Each month I do a blog post based on a Goodreads group called ‘Play Book Tag.’
The group choose a theme and then people share, discuss, recommend and review books that fit the theme.
Let’s take a look!
I must confess – of all the topics that could have been picked this is quite possibly my least favourite.
As a person whose reading and writing preferences usually involve witches, magic and other supernatural sorts the topic of journalism isn’t one that I’m particularly interested in.
Did I consider skipping this month’s theme topic? Yes, I really did but I decided to rise to the challenge because for me this really is a challenge.
In summary, journalism is the practice (by journalists) of collecting information on a subject and reporting it to society.
The purpose of journalism isn’t singular. For some it is to inform or educate the public about that particular subject, others will provide opinions or their interpretation of the information while others aim to entertain.
As there are multiple purposes this means that there isn’t one ‘type’ or ‘form’ of journalism. I’m not even talking about the ways that the subject matter reaches its audience i.e. newspaper, TV, internet, or radio, I’m talking about the way that subject matter is presented.
There are many forms but here are just a few which are probably the most recognizable:-
- Advocacy journalism – a non-objective viewpoint usually reporting on social or political matters which aims to openly (i.e. without hidden bias) influence the reader.
- Data journalism – a way of using numbers or statistics to inform readers of the subject.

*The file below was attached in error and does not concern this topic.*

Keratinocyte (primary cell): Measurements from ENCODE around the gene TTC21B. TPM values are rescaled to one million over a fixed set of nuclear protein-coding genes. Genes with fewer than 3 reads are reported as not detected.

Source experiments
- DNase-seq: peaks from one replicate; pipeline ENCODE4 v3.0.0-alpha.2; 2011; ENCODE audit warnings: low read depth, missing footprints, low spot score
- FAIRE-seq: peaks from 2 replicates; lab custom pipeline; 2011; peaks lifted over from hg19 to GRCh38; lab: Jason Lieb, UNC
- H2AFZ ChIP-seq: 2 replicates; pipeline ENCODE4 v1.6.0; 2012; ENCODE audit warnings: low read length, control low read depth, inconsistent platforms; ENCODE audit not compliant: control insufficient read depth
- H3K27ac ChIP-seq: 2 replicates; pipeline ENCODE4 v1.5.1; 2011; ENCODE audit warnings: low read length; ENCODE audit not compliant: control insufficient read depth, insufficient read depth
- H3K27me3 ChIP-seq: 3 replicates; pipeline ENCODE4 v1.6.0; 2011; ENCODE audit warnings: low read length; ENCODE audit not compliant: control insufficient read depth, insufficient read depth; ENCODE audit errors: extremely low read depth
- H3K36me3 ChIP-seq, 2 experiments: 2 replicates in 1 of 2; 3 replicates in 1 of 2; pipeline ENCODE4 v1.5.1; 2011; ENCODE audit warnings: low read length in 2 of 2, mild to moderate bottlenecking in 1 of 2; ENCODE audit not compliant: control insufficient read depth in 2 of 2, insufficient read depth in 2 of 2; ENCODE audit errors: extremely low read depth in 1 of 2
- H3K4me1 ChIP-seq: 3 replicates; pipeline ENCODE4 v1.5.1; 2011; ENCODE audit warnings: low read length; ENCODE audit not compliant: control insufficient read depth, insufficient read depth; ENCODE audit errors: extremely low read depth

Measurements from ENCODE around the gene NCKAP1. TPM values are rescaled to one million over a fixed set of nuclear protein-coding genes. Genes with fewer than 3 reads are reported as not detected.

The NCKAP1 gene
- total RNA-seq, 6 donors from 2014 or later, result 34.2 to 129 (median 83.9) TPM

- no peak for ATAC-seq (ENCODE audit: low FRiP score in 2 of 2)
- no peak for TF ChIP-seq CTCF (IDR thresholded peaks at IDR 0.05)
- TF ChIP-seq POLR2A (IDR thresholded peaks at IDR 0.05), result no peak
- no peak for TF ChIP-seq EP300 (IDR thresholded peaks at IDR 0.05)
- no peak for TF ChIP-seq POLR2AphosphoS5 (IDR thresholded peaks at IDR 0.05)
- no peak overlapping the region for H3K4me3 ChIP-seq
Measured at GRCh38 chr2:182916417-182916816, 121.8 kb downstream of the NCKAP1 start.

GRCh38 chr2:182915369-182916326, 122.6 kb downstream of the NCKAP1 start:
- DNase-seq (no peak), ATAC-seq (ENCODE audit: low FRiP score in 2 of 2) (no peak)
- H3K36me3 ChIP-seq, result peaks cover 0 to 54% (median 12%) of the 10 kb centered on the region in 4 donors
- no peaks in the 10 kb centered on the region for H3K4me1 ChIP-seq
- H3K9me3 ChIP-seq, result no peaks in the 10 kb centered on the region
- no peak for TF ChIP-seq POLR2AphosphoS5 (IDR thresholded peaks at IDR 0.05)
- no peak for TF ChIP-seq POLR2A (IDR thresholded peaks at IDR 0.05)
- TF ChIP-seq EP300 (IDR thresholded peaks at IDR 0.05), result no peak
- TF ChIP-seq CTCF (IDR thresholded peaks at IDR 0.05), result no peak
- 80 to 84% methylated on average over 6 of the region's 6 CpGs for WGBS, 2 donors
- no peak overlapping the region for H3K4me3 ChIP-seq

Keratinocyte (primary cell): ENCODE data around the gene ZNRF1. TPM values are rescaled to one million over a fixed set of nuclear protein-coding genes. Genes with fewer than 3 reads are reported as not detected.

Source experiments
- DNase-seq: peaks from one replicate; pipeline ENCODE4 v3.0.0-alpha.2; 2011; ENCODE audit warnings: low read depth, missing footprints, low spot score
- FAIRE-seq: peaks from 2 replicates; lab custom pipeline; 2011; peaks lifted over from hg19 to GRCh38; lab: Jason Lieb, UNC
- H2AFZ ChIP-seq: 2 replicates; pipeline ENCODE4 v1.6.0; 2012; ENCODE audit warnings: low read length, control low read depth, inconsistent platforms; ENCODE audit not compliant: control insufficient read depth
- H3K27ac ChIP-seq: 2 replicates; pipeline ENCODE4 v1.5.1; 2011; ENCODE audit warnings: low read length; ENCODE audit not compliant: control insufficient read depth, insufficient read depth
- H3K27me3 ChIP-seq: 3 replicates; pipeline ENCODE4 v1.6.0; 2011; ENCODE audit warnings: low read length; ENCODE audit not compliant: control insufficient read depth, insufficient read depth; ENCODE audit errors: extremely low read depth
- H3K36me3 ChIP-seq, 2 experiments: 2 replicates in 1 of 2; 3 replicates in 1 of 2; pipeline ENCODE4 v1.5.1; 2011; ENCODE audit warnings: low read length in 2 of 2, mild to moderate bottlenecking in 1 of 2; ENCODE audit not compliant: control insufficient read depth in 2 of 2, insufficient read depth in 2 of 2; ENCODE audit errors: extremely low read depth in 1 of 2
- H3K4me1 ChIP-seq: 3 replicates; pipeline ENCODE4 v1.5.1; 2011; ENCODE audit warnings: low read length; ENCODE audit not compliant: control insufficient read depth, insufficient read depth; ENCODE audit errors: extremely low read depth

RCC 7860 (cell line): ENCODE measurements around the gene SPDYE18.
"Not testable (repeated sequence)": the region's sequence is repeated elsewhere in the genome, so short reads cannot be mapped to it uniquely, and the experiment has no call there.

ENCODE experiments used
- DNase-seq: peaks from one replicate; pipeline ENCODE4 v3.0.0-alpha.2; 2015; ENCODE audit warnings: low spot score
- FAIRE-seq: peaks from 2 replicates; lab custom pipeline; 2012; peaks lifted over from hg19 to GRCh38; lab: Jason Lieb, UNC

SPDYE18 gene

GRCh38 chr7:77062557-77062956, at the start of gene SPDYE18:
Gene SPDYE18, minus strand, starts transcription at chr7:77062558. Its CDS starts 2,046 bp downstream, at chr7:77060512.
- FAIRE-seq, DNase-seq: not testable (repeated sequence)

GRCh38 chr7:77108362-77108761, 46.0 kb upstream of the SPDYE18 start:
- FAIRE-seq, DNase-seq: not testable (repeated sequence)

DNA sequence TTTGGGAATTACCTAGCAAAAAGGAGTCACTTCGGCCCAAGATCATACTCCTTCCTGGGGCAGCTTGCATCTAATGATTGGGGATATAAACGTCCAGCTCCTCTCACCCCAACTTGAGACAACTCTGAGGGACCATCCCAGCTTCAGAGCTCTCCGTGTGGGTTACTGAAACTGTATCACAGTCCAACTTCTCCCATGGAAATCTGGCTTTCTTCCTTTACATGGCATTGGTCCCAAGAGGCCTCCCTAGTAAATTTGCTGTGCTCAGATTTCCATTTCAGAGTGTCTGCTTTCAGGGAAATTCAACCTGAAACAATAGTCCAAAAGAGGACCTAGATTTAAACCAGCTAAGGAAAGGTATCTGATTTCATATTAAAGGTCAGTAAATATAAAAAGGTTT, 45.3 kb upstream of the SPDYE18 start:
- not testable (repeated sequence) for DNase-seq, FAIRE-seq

- Investigative journalism – in-depth reporting which may take years of research on a subject that is usually serious in nature. The goal is often to benefit society by stopping the practice or bringing the severity of the issue into public consciousness. This form of journalism has a Pulitzer Prize attached.
- Tabloid journalism – focuses more on entertainment and gossip and often sensationalizes the subject matter they are reporting on. Sensationalism is all about appealing to emotion over logic, hyperbole and dare I say it….. possible lying.
The subject matter that is being reported on may vary according to the form of journalism being utilized.
For example, an investigative journalist is not going to be concerning themselves with the love lives of celebrities – that’s for tabloid journalists. They will be more focused on issues such as gynecologists who have been violating young women for over 25 years, politicians who have sexually harassed teenage girls and the issues of violence and neglect in mental health hospitals.*
Investigative journalism is prevalent in fiction.
In some respects this is probably seen as a ‘sexy’ option especially for thrillers with high stakes. The fictional journalist can help move the plot along and although they are not detectives they do a significant deal of digging where people don’t want them to dig.
In truth, real life investigative journalism can be a dangerous business and there are many who have been killed as a result of their investigations.
On the lighter tabloid side, journalism is still not without it’s issues – ethics, subjectivity, inaccuracies through human error (or not) or just plain lies – this journalistic style can lend itself to comedic fiction and satire seems to suit this world particularly well.